Nolfo McKenna – Probate in New York: Exposing the Myths Part 2 – Albany, NY

Probate Part 2 Serving as an Executor

What is involved if you are named as an Executor under a Last Will and Testament? An executor is considered a fiduciary under the law, and with that title comes specific responsibilities. An Executor must act in the best interest of the estate, and follow the decedent’s instructions as directed in the Last Will and Testament. My office gets involved when someone who has been named as an Executor under a Will is seeking to probate that Will. My office handles probate proceedings for estates in Albany NY, Clifton Park NY, Schenectady NY, Rensselaer NY, Saratoga NY, as well as Greene and Ulster County. Each county has its own Surrogate’s Court.

If someone passes away in Albany County, and they resided in Rensselaer County, but owned a condo in Saratoga County for track season, and a cabin on a lake in Ulster County for fishing, we would generally bring the probate proceeding in Rensselaer County, not Albany, Saratoga or Ulster County. If we attempted to bring the probate proceeding in Ulster County, the Surrogate’s Court in Ulster County would most likely reject our probate petition and advise us to file our probate petition in Rensselaer County. This is due to our laws regarding jurisdiction and venue for probate proceedings. What if the executor lives in Albany County? That is not a problem with most courts. Occasionally, a Surrogate’s Court will require a bond filed by the executor, but that is not common in most probate proceedings. My office has represented many executors who reside in another state, including Florida and California.  There may be some delays due to time spent mailing items back and forth, but with today’s technology, it is rarely a problem.

What if the named executor has passed away, is ill or is otherwise unable to act as executor in a probate proceeding? Most attorneys will suggest a client name a Successor Executor in the Will, and by submitting a form or a death certificate from the Primary Executor named in the will, the Successor Executor may serve as the Executor.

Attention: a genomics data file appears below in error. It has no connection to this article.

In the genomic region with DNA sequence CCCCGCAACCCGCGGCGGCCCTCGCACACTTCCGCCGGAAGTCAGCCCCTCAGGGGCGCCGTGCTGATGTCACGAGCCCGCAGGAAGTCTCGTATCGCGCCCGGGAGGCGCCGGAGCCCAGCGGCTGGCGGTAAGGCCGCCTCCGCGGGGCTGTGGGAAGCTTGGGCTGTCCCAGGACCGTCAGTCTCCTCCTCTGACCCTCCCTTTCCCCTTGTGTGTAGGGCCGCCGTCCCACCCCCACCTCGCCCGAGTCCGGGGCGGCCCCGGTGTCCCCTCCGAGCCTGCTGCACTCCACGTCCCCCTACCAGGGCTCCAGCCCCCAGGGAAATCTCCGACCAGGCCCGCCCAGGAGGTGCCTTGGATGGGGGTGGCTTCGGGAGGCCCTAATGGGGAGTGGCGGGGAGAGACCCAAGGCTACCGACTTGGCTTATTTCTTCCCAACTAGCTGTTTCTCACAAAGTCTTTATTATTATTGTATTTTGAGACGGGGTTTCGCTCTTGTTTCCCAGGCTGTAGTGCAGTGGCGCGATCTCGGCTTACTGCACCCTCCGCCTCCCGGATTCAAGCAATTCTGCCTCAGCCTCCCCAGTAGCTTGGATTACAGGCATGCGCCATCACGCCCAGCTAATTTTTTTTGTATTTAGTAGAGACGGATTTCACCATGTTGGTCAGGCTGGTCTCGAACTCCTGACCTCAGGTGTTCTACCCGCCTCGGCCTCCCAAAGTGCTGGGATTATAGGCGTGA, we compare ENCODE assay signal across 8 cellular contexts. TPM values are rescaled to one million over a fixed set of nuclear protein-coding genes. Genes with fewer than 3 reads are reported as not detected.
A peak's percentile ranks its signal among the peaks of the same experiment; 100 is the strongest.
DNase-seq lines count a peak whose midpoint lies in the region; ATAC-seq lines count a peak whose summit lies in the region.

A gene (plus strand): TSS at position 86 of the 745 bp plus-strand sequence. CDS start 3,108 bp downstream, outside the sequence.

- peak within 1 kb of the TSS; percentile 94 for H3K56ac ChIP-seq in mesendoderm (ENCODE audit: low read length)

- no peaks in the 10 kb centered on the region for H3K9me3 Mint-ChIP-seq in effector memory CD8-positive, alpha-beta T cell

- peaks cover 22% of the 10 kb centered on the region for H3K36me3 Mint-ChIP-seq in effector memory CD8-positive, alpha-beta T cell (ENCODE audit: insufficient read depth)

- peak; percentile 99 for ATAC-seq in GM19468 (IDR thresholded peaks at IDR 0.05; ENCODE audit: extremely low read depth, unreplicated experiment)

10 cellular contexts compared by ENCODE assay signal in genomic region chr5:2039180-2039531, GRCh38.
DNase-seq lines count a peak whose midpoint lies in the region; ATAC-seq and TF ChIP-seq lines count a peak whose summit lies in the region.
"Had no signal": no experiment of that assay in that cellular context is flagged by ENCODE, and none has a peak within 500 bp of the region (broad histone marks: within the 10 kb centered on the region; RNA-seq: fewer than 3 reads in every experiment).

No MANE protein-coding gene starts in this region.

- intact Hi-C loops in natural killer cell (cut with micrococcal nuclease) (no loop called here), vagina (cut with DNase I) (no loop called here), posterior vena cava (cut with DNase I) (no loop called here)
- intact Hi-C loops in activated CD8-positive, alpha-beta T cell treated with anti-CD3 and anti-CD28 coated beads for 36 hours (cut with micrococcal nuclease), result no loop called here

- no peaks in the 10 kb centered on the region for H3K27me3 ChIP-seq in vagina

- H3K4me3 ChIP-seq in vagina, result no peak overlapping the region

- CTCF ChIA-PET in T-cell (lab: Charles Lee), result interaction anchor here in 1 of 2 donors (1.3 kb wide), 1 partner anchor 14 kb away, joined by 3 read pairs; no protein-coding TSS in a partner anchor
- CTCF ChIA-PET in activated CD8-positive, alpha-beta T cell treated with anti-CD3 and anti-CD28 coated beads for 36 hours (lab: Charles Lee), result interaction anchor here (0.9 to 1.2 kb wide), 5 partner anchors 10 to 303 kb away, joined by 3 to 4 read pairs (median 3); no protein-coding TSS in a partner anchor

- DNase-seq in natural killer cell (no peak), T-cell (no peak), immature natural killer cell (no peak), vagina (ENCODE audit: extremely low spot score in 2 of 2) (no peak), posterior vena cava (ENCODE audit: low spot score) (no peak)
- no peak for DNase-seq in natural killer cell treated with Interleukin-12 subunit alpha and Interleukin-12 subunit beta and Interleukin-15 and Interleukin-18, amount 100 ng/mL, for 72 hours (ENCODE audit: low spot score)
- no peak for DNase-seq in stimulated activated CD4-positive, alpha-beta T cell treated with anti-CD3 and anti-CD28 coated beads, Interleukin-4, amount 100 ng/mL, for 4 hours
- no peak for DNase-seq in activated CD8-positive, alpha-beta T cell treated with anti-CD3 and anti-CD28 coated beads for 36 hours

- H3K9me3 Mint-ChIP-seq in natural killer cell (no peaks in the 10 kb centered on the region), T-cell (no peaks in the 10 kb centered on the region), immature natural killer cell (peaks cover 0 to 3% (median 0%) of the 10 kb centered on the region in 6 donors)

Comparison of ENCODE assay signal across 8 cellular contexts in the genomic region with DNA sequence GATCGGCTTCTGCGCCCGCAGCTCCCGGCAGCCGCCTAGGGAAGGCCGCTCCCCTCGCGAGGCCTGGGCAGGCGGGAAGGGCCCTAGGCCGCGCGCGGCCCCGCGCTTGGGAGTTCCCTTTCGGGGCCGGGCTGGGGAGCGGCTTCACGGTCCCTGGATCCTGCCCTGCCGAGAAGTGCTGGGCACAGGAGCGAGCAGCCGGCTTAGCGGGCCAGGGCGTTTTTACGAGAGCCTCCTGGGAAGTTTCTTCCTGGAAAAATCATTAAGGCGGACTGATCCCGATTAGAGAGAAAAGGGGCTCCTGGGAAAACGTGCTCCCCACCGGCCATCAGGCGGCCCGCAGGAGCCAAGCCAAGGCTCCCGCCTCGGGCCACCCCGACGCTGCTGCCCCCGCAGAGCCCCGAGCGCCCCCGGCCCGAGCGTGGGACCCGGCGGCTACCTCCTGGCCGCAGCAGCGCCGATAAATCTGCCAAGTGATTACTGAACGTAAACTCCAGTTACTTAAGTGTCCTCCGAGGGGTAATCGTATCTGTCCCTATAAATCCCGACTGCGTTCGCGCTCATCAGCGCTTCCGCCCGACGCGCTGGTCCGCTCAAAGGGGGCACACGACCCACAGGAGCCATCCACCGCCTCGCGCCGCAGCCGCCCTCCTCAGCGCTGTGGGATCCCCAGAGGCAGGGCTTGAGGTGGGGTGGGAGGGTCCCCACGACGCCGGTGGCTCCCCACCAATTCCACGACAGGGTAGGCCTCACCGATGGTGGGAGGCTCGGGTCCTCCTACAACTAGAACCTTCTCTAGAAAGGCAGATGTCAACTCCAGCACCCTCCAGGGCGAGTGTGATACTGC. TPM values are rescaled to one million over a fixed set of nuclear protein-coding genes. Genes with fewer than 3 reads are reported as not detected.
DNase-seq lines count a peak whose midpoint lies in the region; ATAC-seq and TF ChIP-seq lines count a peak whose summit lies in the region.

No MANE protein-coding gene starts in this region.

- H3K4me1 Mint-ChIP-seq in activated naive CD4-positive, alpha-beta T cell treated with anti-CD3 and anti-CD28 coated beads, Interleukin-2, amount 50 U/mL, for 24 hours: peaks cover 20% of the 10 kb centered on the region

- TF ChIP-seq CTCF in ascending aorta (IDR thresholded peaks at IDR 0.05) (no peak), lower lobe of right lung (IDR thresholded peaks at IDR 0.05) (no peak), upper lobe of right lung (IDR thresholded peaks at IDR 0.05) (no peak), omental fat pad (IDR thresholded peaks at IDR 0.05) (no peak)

Can the Executor start their work immediately after the death of the decedent? The simple answer is no. The executor must be appointed by the appropriate Surrogate’s Court, in the appropriate county. In fact, I advise all Executors to wait until they are properly appointed. However, if there is a pressing matter, such as a property in Albany County that is expected to be sold before the Surrogate’s Court has an opportunity to probate the Will, then my office would petition the Surrogate’s Court for Temporary Letters Testamentary.

When the Will is submitted for probate, the Court will set a return date in Surrogate’s Court. It is at that time anyone who wishes to contest the validity of the Will appears in person, or by their attorney. If no one opposes the probate, and the Court finds no issues with the validity of the Will, the probate process will move forward, and the Court will issue the Executor Letters Testamentary. These letters allow the Executor to act on behalf of the Estate. The Executor may collect the assets of the estates, pay valid debts and distribute property.

Nolfo McKenna – Probate in New York: Exposing the Myths Part I – Albany, NY

Many people in New York cringe when they hear the word PROBATE. Wills, court, inheritance, will contests and lawyers are only some of the negative words often associated with probate, which can often be a relatively simple court process. Many of the probate proceedings I have submitted in Albany NY, Rensselaer NY, Saratoga NY and Schenectady County Surrogate’s Court have been approved relatively quickly. Probate is basically just the process the Surrogate’s Court follows to prove the validity of the will being offered by the Executor. The Executor is the person named in the will to represent the estate. If the person making the will, often called the Testator, is of sound mind and the will is signed and executed properly, and the beneficiaries who would inherit from the estate are agreeable, the probate process should proceed without problems in Albany, Saratoga, Schenectady and Rensselaer County, and the Executor should be appointed in a timely manner.

Often, if the will was executed by a person who is survived by a spouse, and the spouse is either a joint owner or a beneficiary on most of their assets, the probate and estate may be relatively small and simple. If an asset passes outside the probate estate because there is another owner listed, that asset is not a probate asset and not part of the probate proceeding, although it may be considered part of the estate for estate and inheritance tax. Such asset is considered passed to the beneficiary by operation of law.

Assuming there are assets in the Testator’s name alone, without a joint account holder or named beneficiary, those assets are called probate assets. Probate assets can include real property, bank accounts, investment accounts, antiques and collections, automobiles and other property. The total of such assets are called the probate estate.

The probate petition will include these assets, and will also include the names and addresses of all those who would inherit from the Testator, generally close family members. The probate petition may also include any charities listed in the will, and any people outside the family who are beneficiaries and would receive an inheritance under the will.

Where a will is offered for probate largely depends on the county of domicile of the Testator. If the Testator lived all their life in Albany County, and owned real property in Albany County, but temporarily moved to an assisted living facility in Rensselaer County for a few months prior to their death, the will would most likely be offered for probate in Albany County Surrogate’s Court.